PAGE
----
In the 1990 s an incredible group of people pulled together a history of Boston and its residents that focused on people who would likely have self identified on the LGBTQ spectrum if they were alive today and looked at the legal documents of their contemporaries to understand how they were being judged and treated by society It feels in some places like the work of many authors and because it came out of an exhibition that was on display at BPL in 1996, there is sometimes a dearth or explanatory text For a book that came out pre 2000 though, the graphical layout is remarkably clean and there is an incredible self awareness that while most recorded history was only recorded by a minority of literate record keepers, stories must be told The authors point to information about local Native American sexual identity and go out of the way to find stories about women and people of color though interestingly, they re better about it earlier in the book and the last section from 1945 to 1969 is heavily about gay white men and their bars While I understand the tremendous impact of this research when it came out, I would love to see a 1960 to 2020 version in a few years that includes everything from the Combahee River Collective to Maura Healy and the Names Project AIDS Quilt to the legalization of same sex marriage.

  3. says:

    An interesting scrapbook of pictures and short texts about sexual and gender deviance throughout Boston s history Almost every page raises a wish to know about that snippet of history luckily, it s heavily footnoted, and research is continuing, which should lead to publications in the future Brevity takes the greatest toll on context setting paragraphs to sum up a broad historical development in a few sentences can only be done by great vagueness or great oversimplification, and this book largely opts for the second.Some of the pages I found most appealing were those on Thomas Morton s Merrymount Michael Wigglesworth s diary portraits of Margaret Fuller, Louise Guiney, and other women Harriet Hosmer s sculpture studio Edward Perry Warren s art collection F O Mathiessen s self discovery Eleanora Sears the athlete Mary Driscoll, another powerful woman, although as anti vice crusading chair of the Boston Licensing Board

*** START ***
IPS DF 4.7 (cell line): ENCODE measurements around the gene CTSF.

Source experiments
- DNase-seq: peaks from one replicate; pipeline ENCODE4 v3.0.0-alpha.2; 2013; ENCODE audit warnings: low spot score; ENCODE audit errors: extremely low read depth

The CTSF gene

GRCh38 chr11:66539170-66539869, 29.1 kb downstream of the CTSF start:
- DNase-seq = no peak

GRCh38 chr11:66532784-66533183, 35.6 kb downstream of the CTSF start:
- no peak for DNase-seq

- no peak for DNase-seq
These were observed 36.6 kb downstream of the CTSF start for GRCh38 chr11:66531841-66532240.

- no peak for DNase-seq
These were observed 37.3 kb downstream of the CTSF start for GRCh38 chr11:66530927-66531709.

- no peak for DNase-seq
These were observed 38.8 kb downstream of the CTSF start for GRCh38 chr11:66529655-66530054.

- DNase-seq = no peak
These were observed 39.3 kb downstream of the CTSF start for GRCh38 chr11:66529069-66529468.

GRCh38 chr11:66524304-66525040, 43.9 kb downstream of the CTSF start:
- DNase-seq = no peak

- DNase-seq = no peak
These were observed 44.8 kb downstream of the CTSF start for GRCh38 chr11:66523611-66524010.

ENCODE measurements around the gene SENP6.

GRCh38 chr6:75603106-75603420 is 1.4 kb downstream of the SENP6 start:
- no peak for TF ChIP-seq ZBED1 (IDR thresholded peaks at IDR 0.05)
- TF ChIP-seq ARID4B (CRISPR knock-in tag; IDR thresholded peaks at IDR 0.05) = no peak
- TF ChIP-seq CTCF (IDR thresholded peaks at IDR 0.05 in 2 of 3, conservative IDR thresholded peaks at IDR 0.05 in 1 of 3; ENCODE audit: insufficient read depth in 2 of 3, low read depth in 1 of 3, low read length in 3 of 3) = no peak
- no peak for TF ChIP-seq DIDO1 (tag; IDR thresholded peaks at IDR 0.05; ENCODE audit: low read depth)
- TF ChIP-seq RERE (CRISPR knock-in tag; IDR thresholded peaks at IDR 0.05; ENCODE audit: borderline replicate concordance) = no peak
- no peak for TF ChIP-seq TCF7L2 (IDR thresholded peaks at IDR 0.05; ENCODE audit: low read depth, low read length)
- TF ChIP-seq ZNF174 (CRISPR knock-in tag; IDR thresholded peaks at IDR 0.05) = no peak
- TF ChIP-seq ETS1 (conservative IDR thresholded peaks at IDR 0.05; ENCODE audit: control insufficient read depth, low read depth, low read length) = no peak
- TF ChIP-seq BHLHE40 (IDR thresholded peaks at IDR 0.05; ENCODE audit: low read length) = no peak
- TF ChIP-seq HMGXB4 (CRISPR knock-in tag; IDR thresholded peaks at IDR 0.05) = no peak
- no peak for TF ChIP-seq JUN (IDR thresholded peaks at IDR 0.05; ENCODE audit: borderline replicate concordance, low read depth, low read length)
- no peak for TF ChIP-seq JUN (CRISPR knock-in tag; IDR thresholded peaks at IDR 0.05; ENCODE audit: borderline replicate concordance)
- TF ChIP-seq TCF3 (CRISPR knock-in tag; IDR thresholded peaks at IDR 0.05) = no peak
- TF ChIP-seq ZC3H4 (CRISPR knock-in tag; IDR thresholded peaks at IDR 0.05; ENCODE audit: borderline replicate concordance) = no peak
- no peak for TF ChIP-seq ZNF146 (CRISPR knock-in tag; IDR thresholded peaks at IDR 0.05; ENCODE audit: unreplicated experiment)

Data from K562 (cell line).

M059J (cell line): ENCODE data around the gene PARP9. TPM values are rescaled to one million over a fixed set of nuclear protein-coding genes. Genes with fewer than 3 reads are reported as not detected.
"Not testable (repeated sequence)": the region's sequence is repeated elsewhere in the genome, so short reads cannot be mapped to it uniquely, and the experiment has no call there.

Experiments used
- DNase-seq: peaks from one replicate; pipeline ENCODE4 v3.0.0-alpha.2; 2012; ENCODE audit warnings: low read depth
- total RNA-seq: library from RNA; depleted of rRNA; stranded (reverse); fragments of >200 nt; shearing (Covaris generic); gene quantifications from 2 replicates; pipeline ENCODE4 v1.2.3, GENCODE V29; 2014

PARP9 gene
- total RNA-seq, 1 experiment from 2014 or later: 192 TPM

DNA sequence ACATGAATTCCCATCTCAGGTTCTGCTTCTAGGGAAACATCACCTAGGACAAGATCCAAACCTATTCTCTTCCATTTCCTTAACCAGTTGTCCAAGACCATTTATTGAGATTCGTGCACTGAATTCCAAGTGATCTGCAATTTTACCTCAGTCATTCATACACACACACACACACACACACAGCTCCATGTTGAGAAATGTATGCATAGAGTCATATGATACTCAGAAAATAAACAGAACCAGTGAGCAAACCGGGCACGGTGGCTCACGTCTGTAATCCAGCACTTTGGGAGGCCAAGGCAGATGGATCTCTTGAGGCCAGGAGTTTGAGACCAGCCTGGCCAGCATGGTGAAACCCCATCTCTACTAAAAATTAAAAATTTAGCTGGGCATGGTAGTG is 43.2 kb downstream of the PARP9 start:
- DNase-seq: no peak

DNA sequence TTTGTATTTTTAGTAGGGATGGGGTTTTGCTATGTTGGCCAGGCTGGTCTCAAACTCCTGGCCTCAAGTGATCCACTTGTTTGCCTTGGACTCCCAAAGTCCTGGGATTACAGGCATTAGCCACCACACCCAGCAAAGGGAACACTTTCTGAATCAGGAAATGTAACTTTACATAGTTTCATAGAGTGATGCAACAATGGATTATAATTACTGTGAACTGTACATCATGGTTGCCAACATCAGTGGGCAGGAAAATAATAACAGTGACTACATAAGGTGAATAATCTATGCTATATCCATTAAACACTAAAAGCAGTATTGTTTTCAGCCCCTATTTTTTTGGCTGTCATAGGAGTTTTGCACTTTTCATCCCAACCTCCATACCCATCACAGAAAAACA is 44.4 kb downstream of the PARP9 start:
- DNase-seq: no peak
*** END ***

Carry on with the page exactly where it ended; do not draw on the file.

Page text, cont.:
4. says:

    This compilation of photographs and documents from a variety of primary sources explores the history of LGBT Boston from its earliest days to the Stonewall era Stemming from a display at the Boston Public Library, the book is thus largely visually based, giving only tidbits of information about each person or place or trend Source notes are included for those interested in exploring the topic in depth.

  5. says:

    A great history of gay alesbian peoiple in Massachusetts from the beginning of the colony to publishing date It would probably be a little boring to people not familiar with Boston as it is a very localized history, but a good history nonetheless, and a great read for those who want to understand why Mass is the ONLY gay marriage state in the union.